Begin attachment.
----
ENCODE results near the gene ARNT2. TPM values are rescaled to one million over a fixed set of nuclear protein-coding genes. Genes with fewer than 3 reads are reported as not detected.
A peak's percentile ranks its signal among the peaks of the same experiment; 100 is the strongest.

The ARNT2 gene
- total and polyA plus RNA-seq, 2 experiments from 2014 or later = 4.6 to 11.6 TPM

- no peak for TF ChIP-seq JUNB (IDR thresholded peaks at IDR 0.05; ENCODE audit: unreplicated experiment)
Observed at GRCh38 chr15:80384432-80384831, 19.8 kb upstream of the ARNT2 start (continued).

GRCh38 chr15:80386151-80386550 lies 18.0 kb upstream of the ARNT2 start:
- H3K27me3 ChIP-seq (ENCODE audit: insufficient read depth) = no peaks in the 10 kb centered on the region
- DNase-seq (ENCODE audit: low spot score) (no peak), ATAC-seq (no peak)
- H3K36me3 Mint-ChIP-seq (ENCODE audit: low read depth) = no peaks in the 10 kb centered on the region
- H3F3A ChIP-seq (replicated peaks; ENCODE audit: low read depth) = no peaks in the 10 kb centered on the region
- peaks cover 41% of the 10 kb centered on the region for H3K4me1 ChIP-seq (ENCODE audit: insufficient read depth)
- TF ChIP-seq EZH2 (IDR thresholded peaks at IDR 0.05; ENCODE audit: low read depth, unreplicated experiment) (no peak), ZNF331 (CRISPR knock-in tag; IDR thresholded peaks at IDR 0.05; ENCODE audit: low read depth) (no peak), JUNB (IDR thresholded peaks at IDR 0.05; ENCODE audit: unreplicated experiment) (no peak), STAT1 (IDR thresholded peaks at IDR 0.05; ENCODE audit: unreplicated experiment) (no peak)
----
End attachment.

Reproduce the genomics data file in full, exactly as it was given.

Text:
ENCODE results near the gene ARNT2. TPM values are rescaled to one million over a fixed set of nuclear protein-coding genes. Genes with fewer than 3 reads are reported as not detected.
A peak's percentile ranks its signal among the peaks of the same experiment; 100 is the strongest.

The ARNT2 gene
- total and polyA plus RNA-seq, 2 experiments from 2014 or later = 4.6 to 11.6 TPM

- no peak for TF ChIP-seq JUNB (IDR thresholded peaks at IDR 0.05; ENCODE audit: unreplicated experiment)
Observed at GRCh38 chr15:80384432-80384831, 19.8 kb upstream of the ARNT2 start (continued).

GRCh38 chr15:80386151-80386550 lies 18.0 kb upstream of the ARNT2 start:
- H3K27me3 ChIP-seq (ENCODE audit: insufficient read depth) = no peaks in the 10 kb centered on the region
- DNase-seq (ENCODE audit: low spot score) (no peak), ATAC-seq (no peak)
- H3K36me3 Mint-ChIP-seq (ENCODE audit: low read depth) = no peaks in the 10 kb centered on the region
- H3F3A ChIP-seq (replicated peaks; ENCODE audit: low read depth) = no peaks in the 10 kb centered on the region
- peaks cover 41% of the 10 kb centered on the region for H3K4me1 ChIP-seq (ENCODE audit: insufficient read depth)
- TF ChIP-seq EZH2 (IDR thresholded peaks at IDR 0.05; ENCODE audit: low read depth, unreplicated experiment) (no peak), ZNF331 (CRISPR knock-in tag; IDR thresholded peaks at IDR 0.05; ENCODE audit: low read depth) (no peak), JUNB (IDR thresholded peaks at IDR 0.05; ENCODE audit: unreplicated experiment) (no peak), STAT1 (IDR thresholded peaks at IDR 0.05; ENCODE audit: unreplicated experiment) (no peak)